Differential Protection

Differential Protection

The overcurrent relays are very sensitive as these relays cannot differentiate between heavy loads and minor faults. The differential protection scheme (or differential relays) is used in a network to avoid this malfunction of relays.

The relays that operate when the phasor difference of two or more similar electrical quantities exceeds predefined value is known as differential relays.

Therefore, the current differential relay operates when the phasor difference of current enters and leaves the system to be protected.

Both currents have equal magnitude and are in phase in normal condition. But in an abnormal condition, both currents have different magnitude and are out of phase.

The relay is connected in such a way the difference of current entering and leaving passes through the operating coil.

Hence, if the current difference exceeds a preset value, the relay operates and sends a signal to a circuit breaker.

Differential Protection

Most of the differential protection schemes use current to be measured. Therefore, this scheme is also known as the current differential scheme or Merz-price protection scheme.

The connection diagram of differential protection is shown in the figure below.

External Fault in Differential Protection
External Fault in Differential Protection

Here, two current transformers (CT) having the same ratio is connected on both sides of the system, or equipment needs to be protected.

The secondaries of both CTs are connected in series. Hence, they carry induced currents in the same direction.

The current flowing through the primary winding of a current transformer is the rated current (normal current).

In an external fault condition, the current flowing through primaries of both CT is I. As both CTs are identical, the secondaries of both CTs carry equal currents.

Therefore, there is no current difference between both CTs. And the current passes through the operating coil remains zero.

Internal Faults Differential Protection
Internal Faults Differential Protection

The current flow through the fault from both sides in an internal fault condition. And this current is not equal. Therefore, the current passes through the secondaries are not equal.

So, the difference of both currents passes through the relay coil (operating coil). And this current is high enough to operate relays.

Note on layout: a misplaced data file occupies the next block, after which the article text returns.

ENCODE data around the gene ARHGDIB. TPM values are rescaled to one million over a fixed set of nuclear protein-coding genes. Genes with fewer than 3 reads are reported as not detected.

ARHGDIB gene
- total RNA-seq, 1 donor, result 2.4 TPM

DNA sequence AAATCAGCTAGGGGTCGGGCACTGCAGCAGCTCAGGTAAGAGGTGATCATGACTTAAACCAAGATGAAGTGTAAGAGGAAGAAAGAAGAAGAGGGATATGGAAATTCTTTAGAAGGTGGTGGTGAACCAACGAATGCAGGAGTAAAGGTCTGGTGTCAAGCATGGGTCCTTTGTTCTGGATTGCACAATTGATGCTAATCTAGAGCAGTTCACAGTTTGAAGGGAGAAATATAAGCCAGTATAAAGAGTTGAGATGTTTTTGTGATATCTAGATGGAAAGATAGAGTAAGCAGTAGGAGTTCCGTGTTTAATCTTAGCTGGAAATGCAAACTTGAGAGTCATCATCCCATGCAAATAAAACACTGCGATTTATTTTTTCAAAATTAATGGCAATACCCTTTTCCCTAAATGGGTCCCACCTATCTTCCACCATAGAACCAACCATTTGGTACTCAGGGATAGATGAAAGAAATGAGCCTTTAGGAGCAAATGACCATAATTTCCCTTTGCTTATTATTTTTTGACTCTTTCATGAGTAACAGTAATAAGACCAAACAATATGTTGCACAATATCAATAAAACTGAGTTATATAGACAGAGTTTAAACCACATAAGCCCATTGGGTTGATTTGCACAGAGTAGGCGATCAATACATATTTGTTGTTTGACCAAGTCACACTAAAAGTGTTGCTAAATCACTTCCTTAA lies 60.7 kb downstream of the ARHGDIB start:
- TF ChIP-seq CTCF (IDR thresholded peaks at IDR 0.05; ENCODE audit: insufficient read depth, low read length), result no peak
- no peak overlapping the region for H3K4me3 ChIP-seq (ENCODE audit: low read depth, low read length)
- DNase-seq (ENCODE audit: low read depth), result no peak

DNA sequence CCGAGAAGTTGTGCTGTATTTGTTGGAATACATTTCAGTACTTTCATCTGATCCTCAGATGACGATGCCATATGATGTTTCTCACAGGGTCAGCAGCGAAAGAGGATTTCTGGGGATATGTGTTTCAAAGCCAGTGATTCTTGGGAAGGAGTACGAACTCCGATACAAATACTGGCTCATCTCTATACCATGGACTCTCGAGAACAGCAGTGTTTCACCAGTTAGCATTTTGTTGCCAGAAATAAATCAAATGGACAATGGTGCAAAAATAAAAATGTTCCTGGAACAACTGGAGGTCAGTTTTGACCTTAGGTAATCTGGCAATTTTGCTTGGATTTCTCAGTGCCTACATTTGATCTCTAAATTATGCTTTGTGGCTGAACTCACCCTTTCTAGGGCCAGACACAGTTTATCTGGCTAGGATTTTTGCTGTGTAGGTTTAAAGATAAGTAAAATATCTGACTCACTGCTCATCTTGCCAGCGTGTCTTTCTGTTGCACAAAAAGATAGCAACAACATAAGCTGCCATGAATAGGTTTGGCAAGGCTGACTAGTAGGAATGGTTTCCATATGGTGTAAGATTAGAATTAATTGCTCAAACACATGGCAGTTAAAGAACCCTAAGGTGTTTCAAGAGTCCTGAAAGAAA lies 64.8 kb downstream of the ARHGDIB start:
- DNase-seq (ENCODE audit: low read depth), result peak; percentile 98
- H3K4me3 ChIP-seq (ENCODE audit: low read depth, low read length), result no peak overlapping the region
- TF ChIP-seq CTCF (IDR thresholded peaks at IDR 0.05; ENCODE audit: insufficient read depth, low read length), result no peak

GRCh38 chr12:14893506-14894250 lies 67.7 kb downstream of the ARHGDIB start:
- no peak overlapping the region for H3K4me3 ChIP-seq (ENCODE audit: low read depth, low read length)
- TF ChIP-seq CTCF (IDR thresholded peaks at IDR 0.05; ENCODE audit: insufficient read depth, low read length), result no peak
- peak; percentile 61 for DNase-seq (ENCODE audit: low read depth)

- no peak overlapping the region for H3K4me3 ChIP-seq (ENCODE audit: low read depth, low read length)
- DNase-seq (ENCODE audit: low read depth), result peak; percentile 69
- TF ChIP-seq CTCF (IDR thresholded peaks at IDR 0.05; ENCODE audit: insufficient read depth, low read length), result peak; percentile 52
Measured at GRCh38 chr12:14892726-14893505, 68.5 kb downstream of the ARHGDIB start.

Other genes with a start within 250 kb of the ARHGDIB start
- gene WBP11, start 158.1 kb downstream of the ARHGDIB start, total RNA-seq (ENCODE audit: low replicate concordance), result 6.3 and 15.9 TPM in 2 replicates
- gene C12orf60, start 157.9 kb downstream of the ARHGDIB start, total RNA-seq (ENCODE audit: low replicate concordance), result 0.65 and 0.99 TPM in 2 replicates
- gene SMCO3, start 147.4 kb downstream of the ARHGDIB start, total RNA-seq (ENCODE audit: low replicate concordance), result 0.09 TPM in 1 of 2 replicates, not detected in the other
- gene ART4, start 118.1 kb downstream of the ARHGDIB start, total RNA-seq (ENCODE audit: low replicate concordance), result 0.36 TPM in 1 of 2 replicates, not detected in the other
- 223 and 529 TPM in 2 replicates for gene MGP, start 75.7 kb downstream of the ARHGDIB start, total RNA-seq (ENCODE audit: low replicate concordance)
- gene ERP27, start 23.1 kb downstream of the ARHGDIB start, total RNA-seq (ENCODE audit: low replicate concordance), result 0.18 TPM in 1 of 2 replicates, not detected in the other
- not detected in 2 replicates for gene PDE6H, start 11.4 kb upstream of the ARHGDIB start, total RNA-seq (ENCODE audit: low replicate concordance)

• The current transformers are connected through the pilot cables. During the performance, the impedance of the pilot cable causes a slight difference between the currents at the ends of the section to be protected. Therefore, a sensitive relay can operate to a very small difference in the two currents; even there is no fault.
  • Here we have assumed both current transformers are identical. But some constructional errors produce slight differences in both secondaries. And it may result in the malfunction of a relay.
  • Under a severe fault condition, the current transformer may saturate and cause a difference in secondaries. The difference between the currents may approach the pick value, but it results in the inaccurate operation of the relay.
  • Under a heavy current situation, the pilot cable capacitance may cause inaccurate operation of the relay.

Zone of Protection in Differential Relay

From above, we can say that the differential relay operates only during the internal fault. And it remains inoperative in case of external fault.

Therefore, the differential relays operate when a fault occurs on either side of the equipment. Or we can say, the differential relay operates when a fault occurs between the CTs.

The differential relay zone of protection is shown in the figure below.

Zone of Protection in Differential Relay
Zone of Protection in Differential Relay

Ideally, for a small internal fault, the differential relay must operate and not respond to the significant external fault.

But due to the non-ideal characteristics of various components, the ideal behaviour of differential protection is not possible, especially for severe external faults.

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